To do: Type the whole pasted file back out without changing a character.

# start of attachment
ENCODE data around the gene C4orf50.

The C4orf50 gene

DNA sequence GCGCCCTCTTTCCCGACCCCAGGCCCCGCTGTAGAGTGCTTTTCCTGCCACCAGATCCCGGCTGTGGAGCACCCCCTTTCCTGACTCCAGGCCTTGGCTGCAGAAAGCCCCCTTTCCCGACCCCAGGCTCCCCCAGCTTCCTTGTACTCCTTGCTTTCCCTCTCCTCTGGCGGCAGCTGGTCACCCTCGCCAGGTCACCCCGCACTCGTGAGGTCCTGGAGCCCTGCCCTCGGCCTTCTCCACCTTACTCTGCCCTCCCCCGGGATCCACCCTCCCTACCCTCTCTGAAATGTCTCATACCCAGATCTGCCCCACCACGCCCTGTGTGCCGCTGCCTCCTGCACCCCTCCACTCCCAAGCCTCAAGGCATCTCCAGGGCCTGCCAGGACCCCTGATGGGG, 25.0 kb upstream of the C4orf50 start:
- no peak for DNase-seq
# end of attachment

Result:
ENCODE data around the gene C4orf50.

The C4orf50 gene

DNA sequence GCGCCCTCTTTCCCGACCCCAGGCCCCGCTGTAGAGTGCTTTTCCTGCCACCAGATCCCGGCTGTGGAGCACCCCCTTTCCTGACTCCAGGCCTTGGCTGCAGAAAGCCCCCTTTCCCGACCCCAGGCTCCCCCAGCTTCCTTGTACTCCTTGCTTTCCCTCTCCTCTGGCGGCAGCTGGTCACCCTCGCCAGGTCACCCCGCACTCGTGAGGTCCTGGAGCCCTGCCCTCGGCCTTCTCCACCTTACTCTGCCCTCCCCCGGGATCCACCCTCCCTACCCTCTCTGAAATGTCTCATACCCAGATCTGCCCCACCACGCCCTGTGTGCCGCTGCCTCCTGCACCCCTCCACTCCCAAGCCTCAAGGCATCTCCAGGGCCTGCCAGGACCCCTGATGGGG, 25.0 kb upstream of the C4orf50 start:
- no peak for DNase-seq